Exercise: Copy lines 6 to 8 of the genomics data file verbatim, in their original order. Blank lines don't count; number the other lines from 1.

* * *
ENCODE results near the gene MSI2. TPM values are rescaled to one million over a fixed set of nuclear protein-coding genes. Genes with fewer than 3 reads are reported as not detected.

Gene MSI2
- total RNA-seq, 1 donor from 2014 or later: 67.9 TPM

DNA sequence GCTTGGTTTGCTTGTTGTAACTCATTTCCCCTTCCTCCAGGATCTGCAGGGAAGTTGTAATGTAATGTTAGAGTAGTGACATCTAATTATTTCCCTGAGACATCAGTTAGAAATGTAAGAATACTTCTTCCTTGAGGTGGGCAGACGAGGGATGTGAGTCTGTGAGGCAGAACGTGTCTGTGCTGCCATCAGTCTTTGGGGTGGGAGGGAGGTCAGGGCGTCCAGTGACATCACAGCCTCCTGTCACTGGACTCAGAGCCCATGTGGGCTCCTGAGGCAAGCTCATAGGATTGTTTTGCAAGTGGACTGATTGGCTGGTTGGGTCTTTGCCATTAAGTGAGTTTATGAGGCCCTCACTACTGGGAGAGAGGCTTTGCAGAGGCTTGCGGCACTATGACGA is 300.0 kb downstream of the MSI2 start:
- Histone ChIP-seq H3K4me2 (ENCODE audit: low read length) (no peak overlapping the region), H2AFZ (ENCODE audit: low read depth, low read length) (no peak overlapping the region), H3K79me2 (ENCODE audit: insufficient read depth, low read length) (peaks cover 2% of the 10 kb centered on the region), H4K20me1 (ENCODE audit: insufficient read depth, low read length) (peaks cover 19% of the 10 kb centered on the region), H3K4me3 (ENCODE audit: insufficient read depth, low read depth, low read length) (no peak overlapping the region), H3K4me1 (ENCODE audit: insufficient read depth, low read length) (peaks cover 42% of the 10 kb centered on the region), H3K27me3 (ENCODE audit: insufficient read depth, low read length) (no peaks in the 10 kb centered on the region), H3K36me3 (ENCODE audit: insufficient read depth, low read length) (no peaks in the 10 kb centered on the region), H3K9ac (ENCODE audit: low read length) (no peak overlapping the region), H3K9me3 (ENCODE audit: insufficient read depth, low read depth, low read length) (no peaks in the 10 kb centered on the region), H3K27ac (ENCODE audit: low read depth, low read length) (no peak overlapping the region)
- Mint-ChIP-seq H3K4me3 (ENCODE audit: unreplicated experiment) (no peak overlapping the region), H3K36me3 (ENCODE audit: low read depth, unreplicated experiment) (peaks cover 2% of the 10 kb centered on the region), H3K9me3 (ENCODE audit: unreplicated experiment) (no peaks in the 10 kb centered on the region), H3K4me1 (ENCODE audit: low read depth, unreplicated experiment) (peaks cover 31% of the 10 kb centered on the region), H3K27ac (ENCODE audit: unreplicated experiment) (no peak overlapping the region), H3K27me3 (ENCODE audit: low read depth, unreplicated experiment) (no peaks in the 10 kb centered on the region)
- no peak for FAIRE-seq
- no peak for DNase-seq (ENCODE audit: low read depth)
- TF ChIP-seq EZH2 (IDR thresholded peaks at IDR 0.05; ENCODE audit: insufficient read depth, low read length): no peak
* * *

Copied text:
- Mint-ChIP-seq H3K4me3 (ENCODE audit: unreplicated experiment) (no peak overlapping the region), H3K36me3 (ENCODE audit: low read depth, unreplicated experiment) (peaks cover 2% of the 10 kb centered on the region), H3K9me3 (ENCODE audit: unreplicated experiment) (no peaks in the 10 kb centered on the region), H3K4me1 (ENCODE audit: low read depth, unreplicated experiment) (peaks cover 31% of the 10 kb centered on the region), H3K27ac (ENCODE audit: unreplicated experiment) (no peak overlapping the region), H3K27me3 (ENCODE audit: low read depth, unreplicated experiment) (no peaks in the 10 kb centered on the region)
- no peak for FAIRE-seq
- no peak for DNase-seq (ENCODE audit: low read depth)